Illinois Wesleyan Chaplain Says Religion In Presidential Race Poses Risks | WGLT

Illinois Wesleyan Chaplain Says Religion In Presidential Race Poses Risks

Feb 3, 2016

Illinois Wesleyan University Chaplain Elyse Nelson Winger.
Credit Illinois Wesleyan University

It's not a public policy issue like immigration, trade or national defense, but religion is playing a prominent role in the presidential race. It's likely to become even more of an issue now that Republican Sen. Ted Cruz of Texas won the Iowa caucuses largely through support from fellow evangelical Christians and is seeking their support in upcoming primary contests. Illinois Wesleyan University chaplain Elyse Nelson Winger says the religion factor in presidential politics is probably here to stay. She is concerned, however, that the line between church and state, personal faith and public office is becoming increasingly blurred.

"When Cruz invites people to pray, I think he is misusing his public role as a senator and candidate for elected office. Indeed it can even be coercive to use one's public voice to call on people to behave in a particular religious way," Nelson Winger says.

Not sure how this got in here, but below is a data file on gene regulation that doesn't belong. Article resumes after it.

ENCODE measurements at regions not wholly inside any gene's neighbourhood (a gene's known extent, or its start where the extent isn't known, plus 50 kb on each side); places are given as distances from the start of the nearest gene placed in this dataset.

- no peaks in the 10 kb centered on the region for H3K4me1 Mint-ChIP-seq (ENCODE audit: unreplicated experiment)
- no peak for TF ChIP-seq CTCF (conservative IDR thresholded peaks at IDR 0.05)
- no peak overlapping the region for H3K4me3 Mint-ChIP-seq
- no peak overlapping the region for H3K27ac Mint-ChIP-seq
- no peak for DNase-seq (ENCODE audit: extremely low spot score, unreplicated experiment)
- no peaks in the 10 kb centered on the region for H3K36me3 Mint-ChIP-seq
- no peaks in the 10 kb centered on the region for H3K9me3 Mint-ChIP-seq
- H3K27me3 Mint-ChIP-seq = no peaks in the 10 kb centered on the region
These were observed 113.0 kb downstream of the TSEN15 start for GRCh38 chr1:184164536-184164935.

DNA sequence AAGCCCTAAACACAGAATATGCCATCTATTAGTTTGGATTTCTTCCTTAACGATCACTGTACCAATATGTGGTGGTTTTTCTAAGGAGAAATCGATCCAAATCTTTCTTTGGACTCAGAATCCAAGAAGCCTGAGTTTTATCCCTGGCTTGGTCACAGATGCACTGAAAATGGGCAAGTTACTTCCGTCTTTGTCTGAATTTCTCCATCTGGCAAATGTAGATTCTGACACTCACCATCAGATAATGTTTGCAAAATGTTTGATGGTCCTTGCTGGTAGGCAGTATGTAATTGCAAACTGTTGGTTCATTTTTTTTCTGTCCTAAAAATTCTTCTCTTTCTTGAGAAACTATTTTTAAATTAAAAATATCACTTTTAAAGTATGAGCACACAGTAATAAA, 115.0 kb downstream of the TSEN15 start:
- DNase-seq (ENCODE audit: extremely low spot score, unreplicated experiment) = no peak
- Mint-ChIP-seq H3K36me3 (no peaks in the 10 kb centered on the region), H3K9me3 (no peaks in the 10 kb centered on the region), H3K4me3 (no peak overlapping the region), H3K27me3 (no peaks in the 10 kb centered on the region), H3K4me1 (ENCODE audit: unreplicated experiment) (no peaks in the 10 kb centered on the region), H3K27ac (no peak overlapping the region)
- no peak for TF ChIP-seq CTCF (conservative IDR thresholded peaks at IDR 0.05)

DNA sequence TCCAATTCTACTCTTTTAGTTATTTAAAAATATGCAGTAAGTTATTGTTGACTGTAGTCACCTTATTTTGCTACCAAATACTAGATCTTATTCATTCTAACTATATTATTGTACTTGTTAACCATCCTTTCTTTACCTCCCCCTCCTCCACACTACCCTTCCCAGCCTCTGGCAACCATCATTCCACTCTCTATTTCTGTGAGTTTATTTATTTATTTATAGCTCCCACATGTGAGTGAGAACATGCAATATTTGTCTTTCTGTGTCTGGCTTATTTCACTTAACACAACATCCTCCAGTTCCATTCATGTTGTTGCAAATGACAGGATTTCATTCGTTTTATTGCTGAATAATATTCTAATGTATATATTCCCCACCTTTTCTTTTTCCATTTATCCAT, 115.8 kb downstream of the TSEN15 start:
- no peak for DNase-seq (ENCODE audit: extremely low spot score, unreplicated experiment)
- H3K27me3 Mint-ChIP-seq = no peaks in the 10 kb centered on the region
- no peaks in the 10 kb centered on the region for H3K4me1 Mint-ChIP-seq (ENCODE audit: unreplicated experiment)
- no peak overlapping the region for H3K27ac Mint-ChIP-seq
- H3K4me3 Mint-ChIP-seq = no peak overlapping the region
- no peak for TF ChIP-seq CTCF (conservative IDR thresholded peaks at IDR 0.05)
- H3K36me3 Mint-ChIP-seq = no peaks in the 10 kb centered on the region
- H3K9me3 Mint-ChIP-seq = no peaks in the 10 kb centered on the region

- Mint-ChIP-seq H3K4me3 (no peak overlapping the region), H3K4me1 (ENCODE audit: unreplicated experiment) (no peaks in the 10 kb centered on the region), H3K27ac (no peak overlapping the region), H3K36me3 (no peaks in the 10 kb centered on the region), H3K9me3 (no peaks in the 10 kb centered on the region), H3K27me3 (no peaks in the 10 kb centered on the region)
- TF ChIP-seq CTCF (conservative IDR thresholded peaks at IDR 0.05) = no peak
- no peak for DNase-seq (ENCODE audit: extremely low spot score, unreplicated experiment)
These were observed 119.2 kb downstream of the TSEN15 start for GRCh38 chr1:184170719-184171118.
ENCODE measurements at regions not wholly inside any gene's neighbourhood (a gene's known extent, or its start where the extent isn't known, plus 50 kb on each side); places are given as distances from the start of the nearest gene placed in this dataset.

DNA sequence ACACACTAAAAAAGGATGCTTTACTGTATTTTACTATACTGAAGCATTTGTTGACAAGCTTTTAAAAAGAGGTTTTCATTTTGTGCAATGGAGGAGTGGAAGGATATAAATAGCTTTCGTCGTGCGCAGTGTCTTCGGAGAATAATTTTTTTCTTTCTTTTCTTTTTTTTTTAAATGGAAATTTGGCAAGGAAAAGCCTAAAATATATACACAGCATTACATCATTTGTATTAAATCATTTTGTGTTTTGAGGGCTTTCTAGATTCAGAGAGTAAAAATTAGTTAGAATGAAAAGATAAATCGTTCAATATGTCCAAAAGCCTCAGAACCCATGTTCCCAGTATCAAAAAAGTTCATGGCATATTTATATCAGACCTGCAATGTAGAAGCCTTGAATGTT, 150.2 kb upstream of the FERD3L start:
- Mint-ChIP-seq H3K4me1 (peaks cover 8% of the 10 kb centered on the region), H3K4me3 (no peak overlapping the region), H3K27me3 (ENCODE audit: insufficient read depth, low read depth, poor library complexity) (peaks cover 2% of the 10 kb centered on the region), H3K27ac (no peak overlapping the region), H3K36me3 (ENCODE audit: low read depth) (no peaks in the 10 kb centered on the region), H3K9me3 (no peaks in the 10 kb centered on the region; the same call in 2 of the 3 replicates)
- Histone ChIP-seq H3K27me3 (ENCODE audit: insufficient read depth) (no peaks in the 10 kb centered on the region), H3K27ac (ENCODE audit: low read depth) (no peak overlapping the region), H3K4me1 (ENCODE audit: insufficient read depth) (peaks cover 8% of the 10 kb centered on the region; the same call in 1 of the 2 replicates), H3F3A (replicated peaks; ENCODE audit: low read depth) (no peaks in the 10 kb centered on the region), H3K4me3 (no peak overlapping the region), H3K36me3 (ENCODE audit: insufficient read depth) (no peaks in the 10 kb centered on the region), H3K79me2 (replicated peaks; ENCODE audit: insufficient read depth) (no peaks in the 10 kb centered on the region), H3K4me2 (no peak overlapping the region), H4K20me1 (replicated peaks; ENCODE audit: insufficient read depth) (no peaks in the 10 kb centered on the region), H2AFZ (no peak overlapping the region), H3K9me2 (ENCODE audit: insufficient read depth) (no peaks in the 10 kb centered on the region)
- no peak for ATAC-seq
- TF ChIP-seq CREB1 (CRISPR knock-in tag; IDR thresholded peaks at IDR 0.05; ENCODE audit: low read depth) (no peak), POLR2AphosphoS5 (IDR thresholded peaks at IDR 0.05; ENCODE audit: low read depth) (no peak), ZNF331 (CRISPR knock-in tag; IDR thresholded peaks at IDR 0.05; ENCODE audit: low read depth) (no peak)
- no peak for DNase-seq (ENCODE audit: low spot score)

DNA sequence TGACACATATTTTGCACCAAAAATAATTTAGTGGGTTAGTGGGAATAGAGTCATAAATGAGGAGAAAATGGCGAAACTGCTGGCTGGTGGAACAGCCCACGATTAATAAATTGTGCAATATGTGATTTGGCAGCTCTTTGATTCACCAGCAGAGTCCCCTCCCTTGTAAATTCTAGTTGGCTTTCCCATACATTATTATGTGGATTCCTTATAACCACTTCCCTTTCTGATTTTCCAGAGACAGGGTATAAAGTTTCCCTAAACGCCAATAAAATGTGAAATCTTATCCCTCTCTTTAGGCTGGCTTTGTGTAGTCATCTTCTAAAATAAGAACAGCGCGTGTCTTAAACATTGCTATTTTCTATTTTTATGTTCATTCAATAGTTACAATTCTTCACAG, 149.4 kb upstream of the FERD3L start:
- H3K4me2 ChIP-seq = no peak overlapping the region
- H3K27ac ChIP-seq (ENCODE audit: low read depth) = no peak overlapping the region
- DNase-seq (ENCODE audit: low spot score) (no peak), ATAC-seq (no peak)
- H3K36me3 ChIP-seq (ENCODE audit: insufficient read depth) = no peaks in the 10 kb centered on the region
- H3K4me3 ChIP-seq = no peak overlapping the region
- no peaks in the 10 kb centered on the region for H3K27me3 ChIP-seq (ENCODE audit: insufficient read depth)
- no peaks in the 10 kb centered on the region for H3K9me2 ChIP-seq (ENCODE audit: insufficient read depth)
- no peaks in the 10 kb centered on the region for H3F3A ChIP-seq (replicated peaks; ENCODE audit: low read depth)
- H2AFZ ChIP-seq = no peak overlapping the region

In a far ranging interview with WGLT's Judy Valente, Nelson Winger talks about the growing number of Americans who say they are no longer affiliated with an organized religion, the so-called "nones," and the effect they might have on the election. She also addresses what she sees as the danger of turning a democracy into a theocracy and whether the strong showing of Vermont Sen. Bernie Sanders in the Iowa caucuses signals that the country might be ready for a Jewish president. Nelson Winger also offers a spiritual framework which people of faith might consider before entering the voting booth.

According to a 2014 Pew Research Center Survey, 53 percent of Americans said a belief in God is necessary to be a moral person. A majority also said they would rather vote for an adulterer than an atheist. A candidate's religious affiliation was far more important to those who described themselves as evangelical Christians than other groups, such as Catholics, the survey showed.